Amazon Silk privacy concerns causes controversy in Congress

Summary:One of the key features to Amazon's new Kindle Fire tablet is the Silk browser, which is already causing controversy on its own.

Amazon's anticipated tablet, the Kindle Fire, is still a few weeks away from release, and it's raising legal issues and questions in every direction.

Today the Fire's flames are being fanned by the Silk browser, which on the front end is touted as a much faster browser using cheaper hardware because all Web activity is filtered through Amazon’s cloud-based Amazon Web Services.

But that has been a hot topic in the last few weeks because, essentially, the Silk Web browser can track everything a user does on the web and keeps a permanent record.

Now Congress is getting involved, and this has already turned into a bipartisan issue. On Friday,Rep. Ed Markey (D-MA) penned and issued a letter to Amazon CEO Jeff Bezos explicitly detailing his concerns with Silk.

Specifically, Markey is asking for Amazon to provide answers to the following questions (and likely more) by Friday, November 4:

  1. What information does Amazon plan to collect about users of the Kindle Fire?
  2. How does Amazon intend to use this information? Does Amazon plan to sell, rent or otherwise make available this customer information to outside companies? If yes, to which firms?
  3. How will Amazon convey its privacy policy to Fire and Silk users? Please provide Amazon's privacy policy covering the Kindle Fire, if available.
  4. If Amazon plans to collect information about its users' Internet browsing habits, will customers be able to affirmatively opt in to participate in the data sharing program?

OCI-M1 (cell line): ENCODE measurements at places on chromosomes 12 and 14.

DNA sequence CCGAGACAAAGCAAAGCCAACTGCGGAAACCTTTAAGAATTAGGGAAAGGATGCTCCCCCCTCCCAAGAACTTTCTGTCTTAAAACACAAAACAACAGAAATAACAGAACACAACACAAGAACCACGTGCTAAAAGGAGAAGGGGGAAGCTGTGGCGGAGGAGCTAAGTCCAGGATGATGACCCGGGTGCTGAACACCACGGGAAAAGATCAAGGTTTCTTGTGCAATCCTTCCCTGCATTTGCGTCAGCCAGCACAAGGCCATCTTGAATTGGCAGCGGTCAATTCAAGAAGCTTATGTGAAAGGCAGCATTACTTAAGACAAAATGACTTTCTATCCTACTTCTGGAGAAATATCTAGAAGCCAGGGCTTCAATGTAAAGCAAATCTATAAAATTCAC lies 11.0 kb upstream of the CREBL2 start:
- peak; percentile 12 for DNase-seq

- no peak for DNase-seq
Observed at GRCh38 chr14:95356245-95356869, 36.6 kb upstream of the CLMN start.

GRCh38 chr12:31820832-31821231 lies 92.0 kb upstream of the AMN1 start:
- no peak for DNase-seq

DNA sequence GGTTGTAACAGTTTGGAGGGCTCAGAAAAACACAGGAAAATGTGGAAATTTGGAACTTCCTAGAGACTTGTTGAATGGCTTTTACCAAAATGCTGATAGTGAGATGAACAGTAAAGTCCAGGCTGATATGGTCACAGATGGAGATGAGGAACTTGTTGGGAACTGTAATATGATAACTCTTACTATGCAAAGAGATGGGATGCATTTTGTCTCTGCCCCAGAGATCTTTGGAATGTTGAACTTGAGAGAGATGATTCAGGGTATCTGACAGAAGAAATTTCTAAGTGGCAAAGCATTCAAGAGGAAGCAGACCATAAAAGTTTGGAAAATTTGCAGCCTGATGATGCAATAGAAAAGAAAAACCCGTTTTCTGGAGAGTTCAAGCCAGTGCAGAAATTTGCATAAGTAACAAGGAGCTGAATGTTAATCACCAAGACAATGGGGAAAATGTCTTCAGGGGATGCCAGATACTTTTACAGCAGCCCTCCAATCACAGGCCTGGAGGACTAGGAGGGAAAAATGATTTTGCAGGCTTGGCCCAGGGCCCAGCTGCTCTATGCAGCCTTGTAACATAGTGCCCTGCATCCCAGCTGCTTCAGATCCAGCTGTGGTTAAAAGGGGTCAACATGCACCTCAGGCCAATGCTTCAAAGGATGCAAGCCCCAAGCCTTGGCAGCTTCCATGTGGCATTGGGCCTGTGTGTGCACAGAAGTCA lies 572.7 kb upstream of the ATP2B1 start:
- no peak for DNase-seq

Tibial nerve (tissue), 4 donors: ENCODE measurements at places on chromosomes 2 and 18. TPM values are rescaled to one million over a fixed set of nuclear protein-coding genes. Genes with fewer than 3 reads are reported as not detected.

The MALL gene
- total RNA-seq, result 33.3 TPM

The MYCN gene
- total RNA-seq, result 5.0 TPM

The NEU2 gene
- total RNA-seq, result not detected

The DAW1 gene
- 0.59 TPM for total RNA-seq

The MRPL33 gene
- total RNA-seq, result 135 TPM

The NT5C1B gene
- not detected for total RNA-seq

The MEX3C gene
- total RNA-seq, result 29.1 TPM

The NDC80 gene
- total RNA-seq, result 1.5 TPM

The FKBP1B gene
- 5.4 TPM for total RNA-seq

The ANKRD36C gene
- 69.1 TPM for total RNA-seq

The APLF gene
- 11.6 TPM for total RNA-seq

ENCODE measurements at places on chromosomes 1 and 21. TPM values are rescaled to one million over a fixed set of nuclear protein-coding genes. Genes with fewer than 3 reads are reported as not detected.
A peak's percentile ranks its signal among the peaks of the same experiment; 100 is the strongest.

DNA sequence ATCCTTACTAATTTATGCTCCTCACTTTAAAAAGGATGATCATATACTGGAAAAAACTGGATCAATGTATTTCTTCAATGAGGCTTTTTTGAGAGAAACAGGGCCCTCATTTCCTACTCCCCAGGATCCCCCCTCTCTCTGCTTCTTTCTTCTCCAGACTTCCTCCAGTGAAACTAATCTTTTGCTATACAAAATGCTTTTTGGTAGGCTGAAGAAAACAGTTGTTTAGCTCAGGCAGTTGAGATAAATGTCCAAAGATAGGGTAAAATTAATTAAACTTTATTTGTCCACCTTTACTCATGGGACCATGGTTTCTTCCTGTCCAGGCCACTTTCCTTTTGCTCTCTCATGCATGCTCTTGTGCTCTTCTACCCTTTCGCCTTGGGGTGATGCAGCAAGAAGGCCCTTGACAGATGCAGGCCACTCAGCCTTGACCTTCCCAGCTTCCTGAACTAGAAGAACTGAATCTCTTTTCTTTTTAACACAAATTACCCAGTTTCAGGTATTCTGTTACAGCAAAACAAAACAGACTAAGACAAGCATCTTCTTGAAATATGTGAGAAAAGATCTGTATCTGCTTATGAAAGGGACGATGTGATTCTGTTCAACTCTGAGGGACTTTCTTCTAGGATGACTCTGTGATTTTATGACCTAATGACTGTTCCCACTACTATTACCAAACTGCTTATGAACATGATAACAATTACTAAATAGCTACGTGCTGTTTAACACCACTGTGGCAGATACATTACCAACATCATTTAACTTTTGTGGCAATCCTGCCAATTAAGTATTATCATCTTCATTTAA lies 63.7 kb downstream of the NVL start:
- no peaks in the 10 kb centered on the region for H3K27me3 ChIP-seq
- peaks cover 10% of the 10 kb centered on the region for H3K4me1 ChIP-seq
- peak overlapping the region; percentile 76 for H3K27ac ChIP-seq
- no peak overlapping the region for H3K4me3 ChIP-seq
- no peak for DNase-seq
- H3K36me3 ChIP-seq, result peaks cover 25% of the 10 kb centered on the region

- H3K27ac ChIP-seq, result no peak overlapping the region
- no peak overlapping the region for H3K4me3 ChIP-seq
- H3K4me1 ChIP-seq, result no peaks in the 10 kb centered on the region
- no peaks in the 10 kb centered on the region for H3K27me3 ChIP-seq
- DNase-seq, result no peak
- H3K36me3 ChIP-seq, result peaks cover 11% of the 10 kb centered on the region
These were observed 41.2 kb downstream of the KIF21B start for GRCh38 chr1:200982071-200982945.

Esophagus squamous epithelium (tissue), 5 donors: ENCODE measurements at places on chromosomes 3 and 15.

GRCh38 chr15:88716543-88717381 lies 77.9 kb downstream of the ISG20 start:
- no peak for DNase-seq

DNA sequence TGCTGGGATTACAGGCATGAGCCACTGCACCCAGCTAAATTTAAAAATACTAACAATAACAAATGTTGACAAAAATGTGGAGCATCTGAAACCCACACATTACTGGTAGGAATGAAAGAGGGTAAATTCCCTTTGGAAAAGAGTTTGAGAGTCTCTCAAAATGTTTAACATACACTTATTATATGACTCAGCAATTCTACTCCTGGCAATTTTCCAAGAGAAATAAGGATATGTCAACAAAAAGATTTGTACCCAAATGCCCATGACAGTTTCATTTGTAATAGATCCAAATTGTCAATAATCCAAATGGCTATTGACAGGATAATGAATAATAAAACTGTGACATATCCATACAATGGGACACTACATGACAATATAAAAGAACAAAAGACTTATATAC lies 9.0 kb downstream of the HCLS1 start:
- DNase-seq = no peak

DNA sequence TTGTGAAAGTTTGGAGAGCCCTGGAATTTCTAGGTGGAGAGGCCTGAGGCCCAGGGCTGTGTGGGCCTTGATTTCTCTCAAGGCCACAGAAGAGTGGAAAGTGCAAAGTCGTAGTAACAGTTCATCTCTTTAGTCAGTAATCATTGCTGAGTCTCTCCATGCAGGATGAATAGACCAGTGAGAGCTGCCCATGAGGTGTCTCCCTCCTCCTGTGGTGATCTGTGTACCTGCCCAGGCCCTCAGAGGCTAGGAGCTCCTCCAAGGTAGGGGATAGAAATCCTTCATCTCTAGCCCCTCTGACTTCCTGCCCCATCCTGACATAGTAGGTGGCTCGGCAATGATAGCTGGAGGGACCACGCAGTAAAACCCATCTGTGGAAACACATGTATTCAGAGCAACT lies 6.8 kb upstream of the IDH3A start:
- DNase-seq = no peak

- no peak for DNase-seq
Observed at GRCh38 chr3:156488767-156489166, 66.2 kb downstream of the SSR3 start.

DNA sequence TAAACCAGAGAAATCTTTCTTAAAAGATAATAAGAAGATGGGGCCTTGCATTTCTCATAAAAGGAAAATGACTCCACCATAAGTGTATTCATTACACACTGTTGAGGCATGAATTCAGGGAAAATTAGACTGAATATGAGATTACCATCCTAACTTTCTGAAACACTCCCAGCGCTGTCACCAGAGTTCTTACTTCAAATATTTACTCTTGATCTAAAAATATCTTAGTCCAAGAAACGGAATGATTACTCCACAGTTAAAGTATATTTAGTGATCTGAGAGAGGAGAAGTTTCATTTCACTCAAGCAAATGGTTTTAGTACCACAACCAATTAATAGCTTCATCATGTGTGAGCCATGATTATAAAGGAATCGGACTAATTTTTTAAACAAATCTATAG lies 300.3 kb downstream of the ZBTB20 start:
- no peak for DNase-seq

At least Markey didn't mince words here. These are certainly questions that likely many consumers are pondering. Items like what Amazon will do with this data and the points about customers opting in vs. auto opt-in really speak to consumer concerns these days.

Amazon has attempted to sway concerns already on its FAQ section, arguing that Silk "does not diminish your ability to control your browsing choices.  For example, you will be able to clear your browsing cache/history and cookies."

That's a start, but I think we'd all like to hear Bezos respond to Markey with clearer answers.

Amazon was recently slapped with a patent infringement claim lawsuit over the Kindle Fire earlier this week. That case is causing controversy considering that some of the patents have become the established norm for tablets in general (and not just the Kindle Fire), including the act of tapping an icon on the tablet’s touch-sensitive display to perform an action.

UPDATE: Amazon reminded us that users can completely turn off the split-browsing mode and use Amazon Silk like a conventional Web browser.

Related:

Topics: Amazon, Mobility

About

Rachel King is a staff writer for CBS Interactive based in San Francisco, covering business and enterprise technology for ZDNet, CNET and SmartPlanet. She has previously worked for The Business Insider, FastCompany.com, CNN's San Francisco bureau and the U.S. Department of State. Rachel has also written for MainStreet.com, Irish Americ... Full Bio

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